KGB Radio: Doomed Middleweights

The middleweight division is a fun one with plenty of history. Unfortunately some of that history suggests the division has multiple examples of fighters who seemed destined to meet an early, unfortunate end.

"The Michigan Assassin" Stanley Ketchel, perhaps the patron saint of doomed middleweights

The middleweight division marks roughly the halfway point between the smallest and largest combatants in boxing. Middleweights are still large enough to seem like full-grown men, yet small enough to still be quick. And it’s a division with a boatload of history behind it.

For some reason the middleweight division is also home to an inordinate amount of controversial and tragic characters. It’s as if so many of these medium-sized men were doomed to make history in the wrong ways.

Harry Greb, “The Pittsburgh Windmill,” one of history’s doomed middleweights, poses in 1926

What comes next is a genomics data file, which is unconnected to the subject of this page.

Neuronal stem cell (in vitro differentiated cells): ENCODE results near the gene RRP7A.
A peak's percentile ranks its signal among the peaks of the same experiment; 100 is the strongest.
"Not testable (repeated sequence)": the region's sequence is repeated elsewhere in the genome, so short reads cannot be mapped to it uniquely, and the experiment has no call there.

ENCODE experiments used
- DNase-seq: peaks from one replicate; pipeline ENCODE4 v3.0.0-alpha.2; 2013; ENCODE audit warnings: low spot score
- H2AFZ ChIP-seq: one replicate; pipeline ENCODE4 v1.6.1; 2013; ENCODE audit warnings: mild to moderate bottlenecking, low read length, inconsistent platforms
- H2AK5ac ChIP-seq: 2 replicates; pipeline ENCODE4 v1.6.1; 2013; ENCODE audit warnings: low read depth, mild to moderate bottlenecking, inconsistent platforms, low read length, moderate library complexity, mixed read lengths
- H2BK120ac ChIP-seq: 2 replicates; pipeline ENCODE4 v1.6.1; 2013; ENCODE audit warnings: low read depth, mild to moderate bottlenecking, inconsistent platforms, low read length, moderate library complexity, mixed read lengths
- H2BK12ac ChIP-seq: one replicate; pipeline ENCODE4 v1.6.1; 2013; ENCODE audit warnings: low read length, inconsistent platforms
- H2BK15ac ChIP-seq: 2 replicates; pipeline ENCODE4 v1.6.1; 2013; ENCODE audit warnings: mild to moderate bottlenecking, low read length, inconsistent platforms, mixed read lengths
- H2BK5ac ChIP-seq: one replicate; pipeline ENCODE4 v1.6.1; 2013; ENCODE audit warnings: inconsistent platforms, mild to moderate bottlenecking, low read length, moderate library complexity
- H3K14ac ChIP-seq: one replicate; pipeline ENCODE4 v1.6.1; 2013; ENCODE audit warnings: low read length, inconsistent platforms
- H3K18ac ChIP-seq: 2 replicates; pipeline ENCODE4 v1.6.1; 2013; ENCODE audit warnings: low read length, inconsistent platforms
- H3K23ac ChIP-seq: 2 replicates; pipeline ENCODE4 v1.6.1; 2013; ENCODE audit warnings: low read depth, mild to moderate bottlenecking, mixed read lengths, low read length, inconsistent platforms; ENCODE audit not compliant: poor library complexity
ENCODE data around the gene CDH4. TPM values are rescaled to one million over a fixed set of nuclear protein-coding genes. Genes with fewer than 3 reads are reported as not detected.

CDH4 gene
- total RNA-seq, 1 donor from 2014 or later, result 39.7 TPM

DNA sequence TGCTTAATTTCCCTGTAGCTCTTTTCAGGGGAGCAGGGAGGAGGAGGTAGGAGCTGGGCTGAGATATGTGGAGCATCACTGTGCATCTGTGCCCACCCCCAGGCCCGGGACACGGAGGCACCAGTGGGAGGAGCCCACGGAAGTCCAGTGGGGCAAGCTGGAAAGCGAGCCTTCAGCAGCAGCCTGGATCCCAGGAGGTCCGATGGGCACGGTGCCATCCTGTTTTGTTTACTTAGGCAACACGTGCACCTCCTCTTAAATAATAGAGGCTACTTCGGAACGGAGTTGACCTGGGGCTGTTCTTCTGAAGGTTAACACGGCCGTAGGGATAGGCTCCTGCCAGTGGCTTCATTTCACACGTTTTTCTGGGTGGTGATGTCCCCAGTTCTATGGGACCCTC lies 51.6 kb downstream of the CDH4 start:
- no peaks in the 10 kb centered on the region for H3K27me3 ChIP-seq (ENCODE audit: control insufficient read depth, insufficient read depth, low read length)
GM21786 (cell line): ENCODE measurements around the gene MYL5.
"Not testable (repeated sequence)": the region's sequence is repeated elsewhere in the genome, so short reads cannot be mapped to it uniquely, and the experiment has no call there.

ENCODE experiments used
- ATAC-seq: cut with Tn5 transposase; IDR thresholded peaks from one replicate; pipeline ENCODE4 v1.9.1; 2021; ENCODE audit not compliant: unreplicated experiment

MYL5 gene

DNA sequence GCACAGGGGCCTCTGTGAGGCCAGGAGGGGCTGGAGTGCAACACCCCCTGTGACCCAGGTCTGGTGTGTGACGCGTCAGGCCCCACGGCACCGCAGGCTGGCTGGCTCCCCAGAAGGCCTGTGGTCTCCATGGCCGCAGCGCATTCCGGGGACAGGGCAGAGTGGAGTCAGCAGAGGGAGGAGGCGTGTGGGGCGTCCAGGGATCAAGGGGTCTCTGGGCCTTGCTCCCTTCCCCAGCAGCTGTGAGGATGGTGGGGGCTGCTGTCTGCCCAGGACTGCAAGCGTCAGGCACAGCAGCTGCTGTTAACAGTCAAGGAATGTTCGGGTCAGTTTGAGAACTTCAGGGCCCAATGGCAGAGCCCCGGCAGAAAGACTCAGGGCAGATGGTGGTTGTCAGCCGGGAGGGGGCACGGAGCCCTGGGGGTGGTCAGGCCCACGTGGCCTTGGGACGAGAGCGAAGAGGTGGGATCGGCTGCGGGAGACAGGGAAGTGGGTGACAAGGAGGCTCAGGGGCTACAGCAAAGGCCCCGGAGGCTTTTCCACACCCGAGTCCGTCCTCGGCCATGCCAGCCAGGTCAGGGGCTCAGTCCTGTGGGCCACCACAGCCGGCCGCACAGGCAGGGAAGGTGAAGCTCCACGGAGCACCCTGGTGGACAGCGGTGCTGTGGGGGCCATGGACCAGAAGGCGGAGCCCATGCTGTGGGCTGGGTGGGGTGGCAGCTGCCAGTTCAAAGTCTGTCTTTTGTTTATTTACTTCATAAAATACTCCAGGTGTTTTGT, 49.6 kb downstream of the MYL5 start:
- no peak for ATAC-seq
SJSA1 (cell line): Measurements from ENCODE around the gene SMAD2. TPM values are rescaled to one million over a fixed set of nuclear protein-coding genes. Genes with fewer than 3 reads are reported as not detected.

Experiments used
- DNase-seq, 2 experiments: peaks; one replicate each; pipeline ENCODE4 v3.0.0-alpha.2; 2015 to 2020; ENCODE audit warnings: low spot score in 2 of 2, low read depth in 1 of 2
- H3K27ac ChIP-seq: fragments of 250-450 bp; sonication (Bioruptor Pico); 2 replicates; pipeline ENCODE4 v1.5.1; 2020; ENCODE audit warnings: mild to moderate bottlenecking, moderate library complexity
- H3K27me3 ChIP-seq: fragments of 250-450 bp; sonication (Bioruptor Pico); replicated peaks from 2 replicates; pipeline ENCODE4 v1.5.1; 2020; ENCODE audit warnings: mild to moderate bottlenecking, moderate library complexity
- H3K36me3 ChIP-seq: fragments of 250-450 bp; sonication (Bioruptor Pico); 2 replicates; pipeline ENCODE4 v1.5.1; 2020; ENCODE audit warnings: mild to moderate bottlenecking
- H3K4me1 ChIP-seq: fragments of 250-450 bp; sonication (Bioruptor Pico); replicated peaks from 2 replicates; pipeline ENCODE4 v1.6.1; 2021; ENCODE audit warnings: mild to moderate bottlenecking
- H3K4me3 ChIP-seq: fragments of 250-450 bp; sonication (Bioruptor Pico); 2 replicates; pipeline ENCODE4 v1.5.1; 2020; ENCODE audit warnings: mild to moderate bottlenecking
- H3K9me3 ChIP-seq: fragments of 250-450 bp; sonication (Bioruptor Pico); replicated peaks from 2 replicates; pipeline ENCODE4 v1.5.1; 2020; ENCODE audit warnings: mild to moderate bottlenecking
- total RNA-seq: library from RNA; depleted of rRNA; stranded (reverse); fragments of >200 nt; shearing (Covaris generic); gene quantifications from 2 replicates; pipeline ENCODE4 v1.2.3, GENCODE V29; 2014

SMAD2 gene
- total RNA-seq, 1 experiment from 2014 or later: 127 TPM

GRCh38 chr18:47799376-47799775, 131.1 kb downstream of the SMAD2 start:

Despite clearly carving a niche among the greatest fighters in boxing history, Harry Greb also became known for his between-fight reveling. Greb was a boxing god in the 1920s, a decade when boxing surely became religion. In 1926 Greb met an early end following what should have been a routine surgery. It rocked boxing to its core.

The following year, Greb’s conqueror Tiger Flowers similarly died following a routine surgery. Dubbed “The Georgia Deacon,” Flowers was a deeply religious character and, at 34, was gearing up to make a final stab at recapturing a world title. But neither of them is where this apparent curse began.

Norman Selby, AKA Charles “Kid” McCoy, another of history’s doomed middleweights

Decades earlier, a fighter named Charles “Kid” McCoy held the middleweight title and became known for various antics and tricks, even if some of his reputation was puffed up. What he got into after his career ended, however, wasn’t hyperbole. In 1924 McCoy was convicted of murder, robbery and more before taking his own life in 1940.

Somewhat sadly, these are but a fraction of the characters discussed by Compubox operator Aris Pina and historian Patrick Connor this week on Knuckles and Gloves Boxing Radio.

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